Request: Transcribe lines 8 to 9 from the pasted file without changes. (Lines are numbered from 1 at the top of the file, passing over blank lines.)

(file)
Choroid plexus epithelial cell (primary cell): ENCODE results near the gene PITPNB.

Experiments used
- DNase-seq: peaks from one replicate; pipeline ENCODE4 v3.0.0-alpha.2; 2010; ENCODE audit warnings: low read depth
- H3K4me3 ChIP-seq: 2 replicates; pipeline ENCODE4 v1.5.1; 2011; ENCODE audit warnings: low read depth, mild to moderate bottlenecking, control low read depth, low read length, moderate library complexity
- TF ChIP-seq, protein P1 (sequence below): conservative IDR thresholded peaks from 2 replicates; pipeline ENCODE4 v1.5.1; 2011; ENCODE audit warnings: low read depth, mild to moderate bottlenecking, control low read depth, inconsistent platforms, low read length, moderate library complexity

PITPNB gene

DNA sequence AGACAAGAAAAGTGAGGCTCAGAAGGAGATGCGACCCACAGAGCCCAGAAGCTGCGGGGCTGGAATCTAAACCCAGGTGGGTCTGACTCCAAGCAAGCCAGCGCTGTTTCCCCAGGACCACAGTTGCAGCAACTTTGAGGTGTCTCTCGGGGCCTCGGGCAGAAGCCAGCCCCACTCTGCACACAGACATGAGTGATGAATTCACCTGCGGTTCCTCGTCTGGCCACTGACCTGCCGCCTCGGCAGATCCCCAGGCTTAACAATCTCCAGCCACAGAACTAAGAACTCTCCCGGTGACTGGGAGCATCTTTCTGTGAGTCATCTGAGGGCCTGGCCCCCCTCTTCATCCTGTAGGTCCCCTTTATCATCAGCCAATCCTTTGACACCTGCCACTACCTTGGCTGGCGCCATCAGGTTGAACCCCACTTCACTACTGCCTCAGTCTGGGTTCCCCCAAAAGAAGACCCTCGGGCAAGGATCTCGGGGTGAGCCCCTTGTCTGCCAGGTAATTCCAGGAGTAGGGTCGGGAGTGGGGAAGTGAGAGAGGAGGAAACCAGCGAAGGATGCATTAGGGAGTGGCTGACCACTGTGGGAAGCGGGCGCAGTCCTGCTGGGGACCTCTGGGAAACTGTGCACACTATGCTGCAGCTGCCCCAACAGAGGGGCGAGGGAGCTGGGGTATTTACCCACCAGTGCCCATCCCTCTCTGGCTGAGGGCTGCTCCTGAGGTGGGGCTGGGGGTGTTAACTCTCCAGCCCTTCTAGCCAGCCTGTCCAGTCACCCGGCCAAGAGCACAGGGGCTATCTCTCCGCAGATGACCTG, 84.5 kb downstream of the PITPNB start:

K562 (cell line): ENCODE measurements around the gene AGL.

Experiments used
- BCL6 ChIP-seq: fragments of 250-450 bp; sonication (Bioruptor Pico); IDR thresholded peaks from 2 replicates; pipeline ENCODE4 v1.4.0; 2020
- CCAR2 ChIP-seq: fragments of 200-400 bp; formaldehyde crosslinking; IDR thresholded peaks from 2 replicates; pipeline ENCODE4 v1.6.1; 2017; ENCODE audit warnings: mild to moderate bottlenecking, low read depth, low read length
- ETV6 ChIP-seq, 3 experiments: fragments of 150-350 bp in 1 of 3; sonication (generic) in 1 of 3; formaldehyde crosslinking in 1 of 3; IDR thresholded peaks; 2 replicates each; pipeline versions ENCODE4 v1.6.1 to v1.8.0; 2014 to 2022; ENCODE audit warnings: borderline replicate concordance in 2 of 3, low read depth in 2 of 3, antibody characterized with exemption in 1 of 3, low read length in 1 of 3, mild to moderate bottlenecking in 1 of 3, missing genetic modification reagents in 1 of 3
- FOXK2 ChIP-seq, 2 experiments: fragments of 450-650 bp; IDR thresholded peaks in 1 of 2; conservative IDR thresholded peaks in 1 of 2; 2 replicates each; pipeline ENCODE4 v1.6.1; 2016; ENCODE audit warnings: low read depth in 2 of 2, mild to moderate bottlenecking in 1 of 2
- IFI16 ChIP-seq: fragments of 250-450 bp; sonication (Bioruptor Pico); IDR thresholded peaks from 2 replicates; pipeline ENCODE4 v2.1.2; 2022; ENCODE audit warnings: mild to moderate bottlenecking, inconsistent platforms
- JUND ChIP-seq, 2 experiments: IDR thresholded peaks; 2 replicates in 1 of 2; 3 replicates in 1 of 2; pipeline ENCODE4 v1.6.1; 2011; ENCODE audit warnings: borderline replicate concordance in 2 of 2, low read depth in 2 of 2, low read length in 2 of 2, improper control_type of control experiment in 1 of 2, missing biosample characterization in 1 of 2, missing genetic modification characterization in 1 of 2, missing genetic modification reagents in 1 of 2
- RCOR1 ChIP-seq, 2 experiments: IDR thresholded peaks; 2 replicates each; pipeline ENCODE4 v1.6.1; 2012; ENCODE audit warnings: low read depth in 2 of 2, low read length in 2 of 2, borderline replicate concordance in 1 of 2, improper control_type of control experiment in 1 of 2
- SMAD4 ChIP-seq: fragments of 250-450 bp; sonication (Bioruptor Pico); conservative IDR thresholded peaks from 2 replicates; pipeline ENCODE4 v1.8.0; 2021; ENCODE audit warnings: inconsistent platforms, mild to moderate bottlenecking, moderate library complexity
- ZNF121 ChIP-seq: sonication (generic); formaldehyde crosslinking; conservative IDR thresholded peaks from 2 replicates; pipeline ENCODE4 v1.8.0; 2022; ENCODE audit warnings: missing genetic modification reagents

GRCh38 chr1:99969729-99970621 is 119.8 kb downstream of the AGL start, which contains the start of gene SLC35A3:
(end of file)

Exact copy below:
K562 (cell line): ENCODE measurements around the gene AGL.

Experiments used